I’ve heard from literally hundreds of parents and students, and over the years I’ve received repeats of similar questions or heard about nearly identical scenarios. I decided to begin a series of articles that melds these similar situations in to a composite “common scenario” so I could give my thoughts on them. This puts these scenarios and my responses in to essentially a “Q&A” framework, and I hope it is helpful. Within this it is important that I touch upon both the parent and student view for a particular topic since I hear equally from both. In this one I wanted to cover an initial “bright student failing in college” scenario. While based on real-life situations these are “case study” composites, I keep all contact with me 100% confidential.
“My son did exceedingly well in high school finishing in the top 5% of his class of almost 600. He also scored 1400 on his combined SAT’s and earned AP credits in calculus, physics, and a language in high school. He played a number of varsity sports and was on the track team for all 4 years plus earned several awards. He applied to several schools and was given many scholarships, including full tuition, room, and board at a couple. His first semester went well but his second term was a total failure, and he wound up with a 1.97 GPA despite his great high school performance. We are heading in to the fall of his sophomore year and he will be on probation, and if he can’t raise his GPA he may be suspended. We tried talking to him over the summer and he says he’ll do better, but we’re skeptical and shocked at why he is not working up to his potential like he did in high school. He had such a bright future ahead so what went wrong?”
This kind of situation is a very common experience for parents. They often describe a bright student who did well in high school but then could not replicate their good academic performance while in college. Besides emails I’ve also received phone calls where a parent says the same as above, touting their child’s high school achievements and reciting a litany of the well known schools their student was accepted at. Every time I listen patiently and respond with simply “you can see now that none of that mattered, right?” Their response is always a reflective pause, followed by a resigned “yes.” There are many problems with the nation-wide assumption that good high school performance is almost a guarantee of college success and shows adequate preparation. There are many well defined factors that can work for or against a student doing well in college, far too many to describe here. But one of the leading factors I see in my work, the most critical for some students, is college choice. The pre-college phase, when students are making decisions about schools, is too often ruled by what I see as “admissions thinking.” Their only worry in this framework is about getting in to a college, but not succeeding there. College choice in a failure scenario is usually linked to choosing a college based on a name, when the focus should have been the student is picking the academic arena where they must succeed. Second to this, students only rarely examine the curriculum they must take: The general education requirements plus those required for a major they are interested in. I’ve heard from dozens of engineering students who chose this major because it “sounded good,” but when you look at the curricula for such programs they can be brutal. So a fundamental mistake for this kind of scenario is often a bad college choice, which is especially true for certain at-risk populations. This isn’t to say there weren’t other factors, like poorly handling the change in structure, not being able to ask for help, etc., but for many students they can be subsumed under the choice issue. The Student Self-Assessment I have in the learning section will help to disentangle those.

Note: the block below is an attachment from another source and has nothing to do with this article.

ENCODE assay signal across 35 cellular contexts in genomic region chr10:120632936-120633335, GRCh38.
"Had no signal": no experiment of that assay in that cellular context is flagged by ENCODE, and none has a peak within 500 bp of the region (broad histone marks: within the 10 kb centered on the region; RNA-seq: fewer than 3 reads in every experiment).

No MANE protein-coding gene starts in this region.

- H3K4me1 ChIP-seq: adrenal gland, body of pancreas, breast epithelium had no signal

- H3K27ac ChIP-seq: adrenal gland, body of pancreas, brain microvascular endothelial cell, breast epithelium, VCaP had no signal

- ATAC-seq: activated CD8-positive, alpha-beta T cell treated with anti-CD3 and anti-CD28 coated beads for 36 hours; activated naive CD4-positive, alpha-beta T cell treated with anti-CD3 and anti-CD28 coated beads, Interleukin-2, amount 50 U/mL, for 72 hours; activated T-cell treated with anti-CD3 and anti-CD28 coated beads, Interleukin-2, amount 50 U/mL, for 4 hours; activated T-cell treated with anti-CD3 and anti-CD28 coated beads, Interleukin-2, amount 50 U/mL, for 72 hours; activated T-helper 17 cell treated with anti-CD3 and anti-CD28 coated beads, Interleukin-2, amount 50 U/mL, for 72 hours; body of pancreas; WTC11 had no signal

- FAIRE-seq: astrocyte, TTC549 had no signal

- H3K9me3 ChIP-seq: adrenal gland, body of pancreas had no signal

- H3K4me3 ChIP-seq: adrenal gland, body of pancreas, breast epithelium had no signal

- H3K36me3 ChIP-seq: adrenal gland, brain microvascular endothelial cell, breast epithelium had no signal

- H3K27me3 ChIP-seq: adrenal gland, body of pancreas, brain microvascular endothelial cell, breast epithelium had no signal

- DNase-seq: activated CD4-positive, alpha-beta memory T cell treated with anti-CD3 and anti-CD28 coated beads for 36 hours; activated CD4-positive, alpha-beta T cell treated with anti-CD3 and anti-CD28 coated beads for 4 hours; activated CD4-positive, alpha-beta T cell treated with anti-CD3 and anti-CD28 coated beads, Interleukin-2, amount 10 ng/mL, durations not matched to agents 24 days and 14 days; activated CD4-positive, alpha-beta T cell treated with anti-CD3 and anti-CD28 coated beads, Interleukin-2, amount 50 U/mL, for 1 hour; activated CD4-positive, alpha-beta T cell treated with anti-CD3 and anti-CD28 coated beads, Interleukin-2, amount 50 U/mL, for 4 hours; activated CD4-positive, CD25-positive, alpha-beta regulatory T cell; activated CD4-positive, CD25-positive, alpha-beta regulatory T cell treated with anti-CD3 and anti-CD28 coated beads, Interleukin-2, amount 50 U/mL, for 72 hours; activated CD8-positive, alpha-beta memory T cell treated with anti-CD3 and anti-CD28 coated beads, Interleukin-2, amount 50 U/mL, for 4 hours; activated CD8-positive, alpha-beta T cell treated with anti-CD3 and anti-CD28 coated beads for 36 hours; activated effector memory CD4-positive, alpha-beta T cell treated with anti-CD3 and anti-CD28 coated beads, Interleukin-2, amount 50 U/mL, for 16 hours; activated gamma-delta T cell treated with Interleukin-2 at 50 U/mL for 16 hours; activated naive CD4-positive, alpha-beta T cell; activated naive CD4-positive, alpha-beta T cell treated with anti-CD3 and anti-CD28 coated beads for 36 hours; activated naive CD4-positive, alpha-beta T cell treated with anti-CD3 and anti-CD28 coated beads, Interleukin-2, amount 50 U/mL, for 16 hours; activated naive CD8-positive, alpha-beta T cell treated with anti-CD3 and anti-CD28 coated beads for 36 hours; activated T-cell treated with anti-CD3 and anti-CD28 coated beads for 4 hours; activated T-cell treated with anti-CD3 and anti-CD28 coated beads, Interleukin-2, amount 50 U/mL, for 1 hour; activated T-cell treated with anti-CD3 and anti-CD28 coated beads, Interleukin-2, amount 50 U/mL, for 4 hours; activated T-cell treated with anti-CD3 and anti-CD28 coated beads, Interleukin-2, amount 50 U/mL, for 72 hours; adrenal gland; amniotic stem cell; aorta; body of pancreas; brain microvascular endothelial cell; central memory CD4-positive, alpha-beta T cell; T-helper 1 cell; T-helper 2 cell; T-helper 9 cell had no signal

Another level that is not accounted for is the importance of pre-college preparation. The “traditional” predictors and activities mentioned in the above scenario, like admissions testing scores and extracurricular activities, are not useful for true college preparedness. There are now some 700+ SAT optional four-year colleges in the U.S. since many have recognized that admissions scores are not a good predictor of ultimate college success. A fully overlooked aspect of college preparedness is that students must acquire the ability to work in the independent, low-structure environment of college. Many students themselves have said they did well in high school without actually doing much work, and spent their time on everything else but learning how to work on their own. Usually they spent their spare time in low-value extracurricular activities like sports and didn’t build the skills needed for independent learning, dealing with a variety of writing formats, or other real-life college preparedness activities. In other words, they stuck to the “standard model” that the high school system says prepares one for college, when the reality is they should be listening to what the college system says that will make students prepared to enter their setting. This system says to acquire the skills that will allow one to work and learn independently, with no supervision, across a variety of subjects and to master the skills needed to succeed in the fully self-service higher education system. High school extracurriculars like clubs, sports, and many others are academically low- or no-value preparation activities and just take time away from high-quality preparation efforts.